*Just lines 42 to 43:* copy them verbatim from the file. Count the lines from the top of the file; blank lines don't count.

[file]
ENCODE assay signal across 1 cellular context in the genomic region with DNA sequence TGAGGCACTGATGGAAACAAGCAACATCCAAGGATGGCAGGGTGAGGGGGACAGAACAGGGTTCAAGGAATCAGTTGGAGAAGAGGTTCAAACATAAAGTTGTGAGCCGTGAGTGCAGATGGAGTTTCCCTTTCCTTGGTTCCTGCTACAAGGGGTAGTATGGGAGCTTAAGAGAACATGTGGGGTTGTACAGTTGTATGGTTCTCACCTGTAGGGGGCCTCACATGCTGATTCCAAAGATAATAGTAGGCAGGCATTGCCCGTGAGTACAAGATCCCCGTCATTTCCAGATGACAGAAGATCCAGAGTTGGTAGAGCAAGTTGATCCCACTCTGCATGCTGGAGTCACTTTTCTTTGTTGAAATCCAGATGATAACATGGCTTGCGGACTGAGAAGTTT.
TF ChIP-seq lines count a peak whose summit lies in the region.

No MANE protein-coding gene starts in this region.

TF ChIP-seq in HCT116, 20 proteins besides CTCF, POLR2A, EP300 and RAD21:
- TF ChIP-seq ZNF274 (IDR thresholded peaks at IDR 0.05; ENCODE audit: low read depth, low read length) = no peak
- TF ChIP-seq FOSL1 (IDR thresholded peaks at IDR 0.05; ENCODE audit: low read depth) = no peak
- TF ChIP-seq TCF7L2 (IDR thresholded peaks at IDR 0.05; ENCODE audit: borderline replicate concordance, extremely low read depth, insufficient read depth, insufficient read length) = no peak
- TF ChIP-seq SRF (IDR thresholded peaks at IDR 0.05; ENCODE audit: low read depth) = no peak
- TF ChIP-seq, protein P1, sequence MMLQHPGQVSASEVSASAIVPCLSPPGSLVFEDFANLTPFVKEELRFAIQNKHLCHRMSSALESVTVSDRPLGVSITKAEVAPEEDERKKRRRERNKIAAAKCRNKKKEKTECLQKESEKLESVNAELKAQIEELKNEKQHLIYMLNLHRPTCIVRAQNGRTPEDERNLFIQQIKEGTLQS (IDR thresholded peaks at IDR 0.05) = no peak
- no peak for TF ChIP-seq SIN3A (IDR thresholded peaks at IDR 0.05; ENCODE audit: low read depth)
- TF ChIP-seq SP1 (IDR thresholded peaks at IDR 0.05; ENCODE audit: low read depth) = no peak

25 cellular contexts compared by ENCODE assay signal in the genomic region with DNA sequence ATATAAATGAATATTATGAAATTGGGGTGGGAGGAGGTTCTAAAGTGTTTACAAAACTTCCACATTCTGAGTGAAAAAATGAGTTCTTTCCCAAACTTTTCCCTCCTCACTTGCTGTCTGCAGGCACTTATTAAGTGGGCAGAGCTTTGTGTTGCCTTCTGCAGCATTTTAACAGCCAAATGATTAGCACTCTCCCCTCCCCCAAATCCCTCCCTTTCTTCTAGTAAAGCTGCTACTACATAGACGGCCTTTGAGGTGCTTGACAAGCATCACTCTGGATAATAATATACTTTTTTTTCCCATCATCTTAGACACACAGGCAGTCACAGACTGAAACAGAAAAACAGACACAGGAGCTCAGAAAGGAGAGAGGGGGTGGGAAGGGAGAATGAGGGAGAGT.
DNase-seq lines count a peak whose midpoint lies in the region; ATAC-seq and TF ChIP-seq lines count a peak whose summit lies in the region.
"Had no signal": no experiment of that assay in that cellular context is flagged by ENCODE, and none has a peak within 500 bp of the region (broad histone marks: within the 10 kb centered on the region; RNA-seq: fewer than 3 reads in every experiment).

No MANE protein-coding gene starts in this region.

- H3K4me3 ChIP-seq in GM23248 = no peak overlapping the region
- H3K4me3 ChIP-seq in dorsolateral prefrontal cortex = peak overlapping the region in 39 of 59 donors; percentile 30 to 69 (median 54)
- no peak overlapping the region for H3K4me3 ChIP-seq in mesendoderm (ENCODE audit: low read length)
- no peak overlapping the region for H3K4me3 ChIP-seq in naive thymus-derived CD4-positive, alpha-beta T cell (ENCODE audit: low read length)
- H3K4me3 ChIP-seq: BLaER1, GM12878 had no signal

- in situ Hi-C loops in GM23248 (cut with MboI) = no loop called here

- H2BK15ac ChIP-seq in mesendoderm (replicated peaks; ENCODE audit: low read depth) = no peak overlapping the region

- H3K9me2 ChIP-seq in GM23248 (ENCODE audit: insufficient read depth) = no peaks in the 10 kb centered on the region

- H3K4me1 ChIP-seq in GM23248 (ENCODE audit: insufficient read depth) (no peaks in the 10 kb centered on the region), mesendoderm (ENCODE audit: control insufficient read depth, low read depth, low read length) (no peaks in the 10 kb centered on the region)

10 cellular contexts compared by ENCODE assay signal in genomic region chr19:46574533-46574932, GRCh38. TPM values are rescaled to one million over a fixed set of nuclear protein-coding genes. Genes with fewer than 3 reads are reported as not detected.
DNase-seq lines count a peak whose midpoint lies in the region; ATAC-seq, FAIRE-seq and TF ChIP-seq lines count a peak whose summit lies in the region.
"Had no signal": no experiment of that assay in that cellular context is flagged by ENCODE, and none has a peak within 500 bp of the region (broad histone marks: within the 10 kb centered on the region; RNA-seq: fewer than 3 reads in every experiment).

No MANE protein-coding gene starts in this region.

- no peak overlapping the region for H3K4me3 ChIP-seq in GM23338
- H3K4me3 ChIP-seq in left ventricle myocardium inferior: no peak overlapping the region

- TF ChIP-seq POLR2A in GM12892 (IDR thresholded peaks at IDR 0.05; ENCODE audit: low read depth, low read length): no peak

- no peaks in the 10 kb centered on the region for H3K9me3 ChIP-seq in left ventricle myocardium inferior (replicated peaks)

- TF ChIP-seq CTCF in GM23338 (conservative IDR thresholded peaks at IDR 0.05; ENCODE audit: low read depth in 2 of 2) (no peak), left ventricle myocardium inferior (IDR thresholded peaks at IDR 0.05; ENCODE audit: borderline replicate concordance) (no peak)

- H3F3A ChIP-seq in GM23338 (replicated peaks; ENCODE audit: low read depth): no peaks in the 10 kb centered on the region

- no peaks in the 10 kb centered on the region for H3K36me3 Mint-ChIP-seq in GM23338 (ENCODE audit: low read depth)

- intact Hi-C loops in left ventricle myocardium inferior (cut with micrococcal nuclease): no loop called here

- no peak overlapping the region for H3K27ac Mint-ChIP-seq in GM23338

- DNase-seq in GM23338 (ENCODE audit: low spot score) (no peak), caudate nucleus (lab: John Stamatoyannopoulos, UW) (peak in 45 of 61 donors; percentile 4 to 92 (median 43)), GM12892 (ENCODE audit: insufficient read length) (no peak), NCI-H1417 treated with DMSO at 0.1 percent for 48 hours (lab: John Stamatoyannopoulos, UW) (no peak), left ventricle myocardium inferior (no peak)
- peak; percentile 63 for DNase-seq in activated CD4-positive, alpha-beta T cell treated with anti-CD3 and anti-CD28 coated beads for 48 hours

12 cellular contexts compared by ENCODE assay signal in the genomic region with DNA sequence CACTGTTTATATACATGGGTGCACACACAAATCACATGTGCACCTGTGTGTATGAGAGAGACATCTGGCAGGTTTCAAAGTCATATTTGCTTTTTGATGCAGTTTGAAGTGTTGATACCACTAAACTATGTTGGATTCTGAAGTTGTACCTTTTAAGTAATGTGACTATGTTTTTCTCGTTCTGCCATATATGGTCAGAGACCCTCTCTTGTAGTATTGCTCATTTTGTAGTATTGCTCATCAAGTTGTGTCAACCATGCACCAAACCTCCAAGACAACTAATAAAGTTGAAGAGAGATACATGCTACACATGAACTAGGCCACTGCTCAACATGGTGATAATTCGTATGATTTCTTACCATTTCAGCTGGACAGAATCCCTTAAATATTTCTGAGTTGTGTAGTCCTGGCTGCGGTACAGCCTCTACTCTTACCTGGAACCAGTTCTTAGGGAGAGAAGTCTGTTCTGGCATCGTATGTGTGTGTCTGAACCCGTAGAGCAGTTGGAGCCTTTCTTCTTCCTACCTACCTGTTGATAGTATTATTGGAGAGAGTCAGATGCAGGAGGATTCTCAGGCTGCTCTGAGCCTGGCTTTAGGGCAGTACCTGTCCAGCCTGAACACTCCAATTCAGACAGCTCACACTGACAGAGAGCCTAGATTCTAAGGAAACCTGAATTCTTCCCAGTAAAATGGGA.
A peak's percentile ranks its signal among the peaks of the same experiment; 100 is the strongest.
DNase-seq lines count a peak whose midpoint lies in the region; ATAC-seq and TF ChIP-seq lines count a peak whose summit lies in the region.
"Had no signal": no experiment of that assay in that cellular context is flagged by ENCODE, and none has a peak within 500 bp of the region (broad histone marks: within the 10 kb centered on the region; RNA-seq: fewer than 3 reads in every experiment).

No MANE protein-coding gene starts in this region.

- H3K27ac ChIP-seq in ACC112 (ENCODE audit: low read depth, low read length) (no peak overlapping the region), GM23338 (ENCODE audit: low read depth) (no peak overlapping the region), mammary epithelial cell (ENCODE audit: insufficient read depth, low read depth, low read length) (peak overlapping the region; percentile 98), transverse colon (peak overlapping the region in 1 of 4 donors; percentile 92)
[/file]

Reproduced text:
DNase-seq lines count a peak whose midpoint lies in the region; ATAC-seq and TF ChIP-seq lines count a peak whose summit lies in the region.
"Had no signal": no experiment of that assay in that cellular context is flagged by ENCODE, and none has a peak within 500 bp of the region (broad histone marks: within the 10 kb centered on the region; RNA-seq: fewer than 3 reads in every experiment).